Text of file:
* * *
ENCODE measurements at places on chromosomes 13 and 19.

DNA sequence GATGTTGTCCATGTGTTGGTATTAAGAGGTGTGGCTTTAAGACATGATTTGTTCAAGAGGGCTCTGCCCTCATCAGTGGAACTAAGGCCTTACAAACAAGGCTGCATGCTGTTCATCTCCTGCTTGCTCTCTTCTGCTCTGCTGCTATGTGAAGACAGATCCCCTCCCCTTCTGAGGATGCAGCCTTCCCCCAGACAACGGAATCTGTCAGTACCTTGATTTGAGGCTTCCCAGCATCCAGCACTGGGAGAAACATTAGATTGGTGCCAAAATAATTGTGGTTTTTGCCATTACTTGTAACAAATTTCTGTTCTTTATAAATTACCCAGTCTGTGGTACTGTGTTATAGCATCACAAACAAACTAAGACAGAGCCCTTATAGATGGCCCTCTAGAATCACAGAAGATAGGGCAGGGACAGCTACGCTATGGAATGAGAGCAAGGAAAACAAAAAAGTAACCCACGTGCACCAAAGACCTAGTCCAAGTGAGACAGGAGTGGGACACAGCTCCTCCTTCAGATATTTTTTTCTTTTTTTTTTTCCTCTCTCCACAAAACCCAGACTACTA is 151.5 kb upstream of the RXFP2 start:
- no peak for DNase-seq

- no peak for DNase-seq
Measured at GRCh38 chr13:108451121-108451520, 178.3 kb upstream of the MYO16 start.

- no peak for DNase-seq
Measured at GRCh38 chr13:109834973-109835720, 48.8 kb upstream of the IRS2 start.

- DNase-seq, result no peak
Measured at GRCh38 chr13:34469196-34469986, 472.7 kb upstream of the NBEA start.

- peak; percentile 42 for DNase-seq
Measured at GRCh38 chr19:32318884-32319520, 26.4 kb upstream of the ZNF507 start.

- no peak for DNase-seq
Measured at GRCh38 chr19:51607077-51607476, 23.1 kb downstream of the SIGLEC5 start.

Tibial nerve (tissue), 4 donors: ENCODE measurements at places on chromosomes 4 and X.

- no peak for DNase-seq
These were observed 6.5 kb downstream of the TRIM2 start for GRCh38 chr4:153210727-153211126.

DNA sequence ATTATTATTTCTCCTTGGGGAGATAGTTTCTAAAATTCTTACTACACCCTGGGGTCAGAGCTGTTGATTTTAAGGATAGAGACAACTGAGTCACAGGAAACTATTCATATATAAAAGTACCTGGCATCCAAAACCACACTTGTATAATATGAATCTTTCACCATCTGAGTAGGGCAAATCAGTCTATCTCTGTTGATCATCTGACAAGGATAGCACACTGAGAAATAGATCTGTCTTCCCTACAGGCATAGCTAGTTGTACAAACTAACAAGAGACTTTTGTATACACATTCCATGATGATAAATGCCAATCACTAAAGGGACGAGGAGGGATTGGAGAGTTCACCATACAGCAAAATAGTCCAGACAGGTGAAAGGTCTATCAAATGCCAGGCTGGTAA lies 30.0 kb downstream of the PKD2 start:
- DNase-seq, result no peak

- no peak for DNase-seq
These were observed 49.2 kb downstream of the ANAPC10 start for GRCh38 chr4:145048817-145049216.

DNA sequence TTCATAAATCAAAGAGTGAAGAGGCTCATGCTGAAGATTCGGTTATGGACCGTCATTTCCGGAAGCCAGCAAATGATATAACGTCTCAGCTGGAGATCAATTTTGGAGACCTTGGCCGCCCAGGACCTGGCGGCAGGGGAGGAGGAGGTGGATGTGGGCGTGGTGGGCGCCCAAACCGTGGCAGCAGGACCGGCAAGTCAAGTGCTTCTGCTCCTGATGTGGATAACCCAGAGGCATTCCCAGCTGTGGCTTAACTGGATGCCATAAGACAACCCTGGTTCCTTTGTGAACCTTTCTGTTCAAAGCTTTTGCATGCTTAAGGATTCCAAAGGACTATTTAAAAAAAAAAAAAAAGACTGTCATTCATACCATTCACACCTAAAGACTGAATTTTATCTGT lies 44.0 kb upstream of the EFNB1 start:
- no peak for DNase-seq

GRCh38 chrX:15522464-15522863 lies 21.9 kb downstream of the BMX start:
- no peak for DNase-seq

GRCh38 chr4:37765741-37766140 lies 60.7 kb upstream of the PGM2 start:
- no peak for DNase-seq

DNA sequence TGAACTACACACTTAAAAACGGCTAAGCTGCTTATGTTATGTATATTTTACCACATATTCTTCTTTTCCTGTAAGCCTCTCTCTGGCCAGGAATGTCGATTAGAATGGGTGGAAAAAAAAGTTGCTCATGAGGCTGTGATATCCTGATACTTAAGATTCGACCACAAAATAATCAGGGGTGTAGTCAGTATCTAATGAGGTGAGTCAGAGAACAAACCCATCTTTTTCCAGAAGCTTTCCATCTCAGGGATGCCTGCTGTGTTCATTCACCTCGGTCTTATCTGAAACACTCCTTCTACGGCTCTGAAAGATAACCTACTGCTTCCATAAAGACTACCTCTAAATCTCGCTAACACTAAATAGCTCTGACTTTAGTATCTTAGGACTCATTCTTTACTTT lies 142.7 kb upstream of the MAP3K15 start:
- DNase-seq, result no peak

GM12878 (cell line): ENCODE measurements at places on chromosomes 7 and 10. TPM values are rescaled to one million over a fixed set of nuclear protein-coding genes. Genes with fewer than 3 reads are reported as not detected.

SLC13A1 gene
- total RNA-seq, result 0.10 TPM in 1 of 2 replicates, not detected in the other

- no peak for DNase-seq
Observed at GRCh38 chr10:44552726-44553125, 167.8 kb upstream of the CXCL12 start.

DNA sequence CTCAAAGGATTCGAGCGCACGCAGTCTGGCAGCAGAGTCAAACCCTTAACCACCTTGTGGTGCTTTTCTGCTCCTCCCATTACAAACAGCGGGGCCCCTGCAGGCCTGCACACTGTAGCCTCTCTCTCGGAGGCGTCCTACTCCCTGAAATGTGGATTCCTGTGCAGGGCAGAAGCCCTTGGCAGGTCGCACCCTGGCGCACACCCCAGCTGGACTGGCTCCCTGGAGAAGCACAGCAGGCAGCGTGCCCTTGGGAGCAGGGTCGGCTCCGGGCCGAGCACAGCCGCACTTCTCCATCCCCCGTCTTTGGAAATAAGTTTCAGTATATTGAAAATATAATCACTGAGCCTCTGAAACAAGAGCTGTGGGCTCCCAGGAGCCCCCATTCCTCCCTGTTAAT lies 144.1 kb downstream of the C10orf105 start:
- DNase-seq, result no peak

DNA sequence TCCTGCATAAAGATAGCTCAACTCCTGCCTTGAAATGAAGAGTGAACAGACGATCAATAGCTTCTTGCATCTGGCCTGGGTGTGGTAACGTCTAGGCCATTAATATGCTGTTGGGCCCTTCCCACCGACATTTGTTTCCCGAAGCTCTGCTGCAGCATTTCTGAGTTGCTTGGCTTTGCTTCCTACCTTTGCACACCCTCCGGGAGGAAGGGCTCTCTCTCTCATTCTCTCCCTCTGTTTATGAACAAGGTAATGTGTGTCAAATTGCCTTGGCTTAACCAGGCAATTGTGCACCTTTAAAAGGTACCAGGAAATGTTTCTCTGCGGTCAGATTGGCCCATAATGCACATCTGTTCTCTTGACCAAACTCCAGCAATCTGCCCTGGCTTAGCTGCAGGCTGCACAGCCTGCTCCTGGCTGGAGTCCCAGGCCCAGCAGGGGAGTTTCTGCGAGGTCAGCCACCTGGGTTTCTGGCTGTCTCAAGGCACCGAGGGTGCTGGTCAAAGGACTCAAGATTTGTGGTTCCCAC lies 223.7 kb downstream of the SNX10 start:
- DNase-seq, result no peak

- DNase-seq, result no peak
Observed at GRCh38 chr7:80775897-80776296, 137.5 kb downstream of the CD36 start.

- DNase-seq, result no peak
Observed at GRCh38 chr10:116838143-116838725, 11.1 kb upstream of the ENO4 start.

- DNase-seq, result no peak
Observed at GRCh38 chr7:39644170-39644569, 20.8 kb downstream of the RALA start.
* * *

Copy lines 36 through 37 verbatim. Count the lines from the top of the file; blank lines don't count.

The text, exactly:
DNA sequence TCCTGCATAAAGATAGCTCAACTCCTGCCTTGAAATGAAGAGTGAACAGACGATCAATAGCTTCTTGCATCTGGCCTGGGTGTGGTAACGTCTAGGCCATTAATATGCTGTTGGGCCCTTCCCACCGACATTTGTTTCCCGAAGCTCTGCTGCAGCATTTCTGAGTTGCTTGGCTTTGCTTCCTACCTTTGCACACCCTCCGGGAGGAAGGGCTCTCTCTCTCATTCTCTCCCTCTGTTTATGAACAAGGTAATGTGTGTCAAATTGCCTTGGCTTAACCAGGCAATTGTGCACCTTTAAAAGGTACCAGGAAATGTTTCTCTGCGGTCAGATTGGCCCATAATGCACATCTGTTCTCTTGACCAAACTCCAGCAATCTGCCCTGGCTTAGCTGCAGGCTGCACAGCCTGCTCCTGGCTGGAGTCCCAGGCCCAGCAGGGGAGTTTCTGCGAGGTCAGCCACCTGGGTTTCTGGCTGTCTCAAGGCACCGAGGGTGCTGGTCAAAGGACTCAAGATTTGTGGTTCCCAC lies 223.7 kb downstream of the SNX10 start:
- DNase-seq, result no peak